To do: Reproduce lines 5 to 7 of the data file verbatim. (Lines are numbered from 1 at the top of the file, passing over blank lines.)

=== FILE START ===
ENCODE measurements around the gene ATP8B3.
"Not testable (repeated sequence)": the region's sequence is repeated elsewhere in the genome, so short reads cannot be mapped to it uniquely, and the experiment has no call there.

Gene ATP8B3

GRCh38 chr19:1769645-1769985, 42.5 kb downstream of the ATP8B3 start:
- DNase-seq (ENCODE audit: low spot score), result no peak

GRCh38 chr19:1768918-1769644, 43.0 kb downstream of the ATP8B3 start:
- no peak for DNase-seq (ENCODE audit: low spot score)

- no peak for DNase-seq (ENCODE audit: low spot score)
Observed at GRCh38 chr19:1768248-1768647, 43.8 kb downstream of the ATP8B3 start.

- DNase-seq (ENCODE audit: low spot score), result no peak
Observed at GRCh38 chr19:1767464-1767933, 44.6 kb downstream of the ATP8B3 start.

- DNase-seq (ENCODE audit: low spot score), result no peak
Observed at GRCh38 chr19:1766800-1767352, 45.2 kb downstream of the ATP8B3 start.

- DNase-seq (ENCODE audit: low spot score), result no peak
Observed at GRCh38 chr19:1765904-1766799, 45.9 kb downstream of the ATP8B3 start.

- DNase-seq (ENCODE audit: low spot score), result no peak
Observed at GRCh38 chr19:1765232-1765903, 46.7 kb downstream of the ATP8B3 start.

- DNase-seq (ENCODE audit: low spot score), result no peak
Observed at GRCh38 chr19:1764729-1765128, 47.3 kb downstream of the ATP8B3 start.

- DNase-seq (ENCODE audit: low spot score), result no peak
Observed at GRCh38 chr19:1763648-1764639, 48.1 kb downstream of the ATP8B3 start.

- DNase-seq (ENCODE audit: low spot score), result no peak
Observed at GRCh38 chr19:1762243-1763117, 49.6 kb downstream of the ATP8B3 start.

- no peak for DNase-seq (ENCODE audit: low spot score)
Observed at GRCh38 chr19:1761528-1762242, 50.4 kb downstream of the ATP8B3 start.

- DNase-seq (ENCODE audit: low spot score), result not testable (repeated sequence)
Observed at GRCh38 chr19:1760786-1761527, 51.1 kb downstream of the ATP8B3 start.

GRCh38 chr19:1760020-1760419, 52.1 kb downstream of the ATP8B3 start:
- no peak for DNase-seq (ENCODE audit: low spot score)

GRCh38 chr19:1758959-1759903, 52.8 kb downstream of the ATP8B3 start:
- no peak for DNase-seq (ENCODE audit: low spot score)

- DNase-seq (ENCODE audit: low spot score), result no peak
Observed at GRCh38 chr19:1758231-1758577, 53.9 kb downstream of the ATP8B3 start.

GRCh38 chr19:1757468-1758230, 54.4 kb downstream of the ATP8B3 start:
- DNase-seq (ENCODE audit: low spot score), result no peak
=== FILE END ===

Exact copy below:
- DNase-seq (ENCODE audit: low spot score), result no peak

GRCh38 chr19:1768918-1769644, 43.0 kb downstream of the ATP8B3 start:
- no peak for DNase-seq (ENCODE audit: low spot score)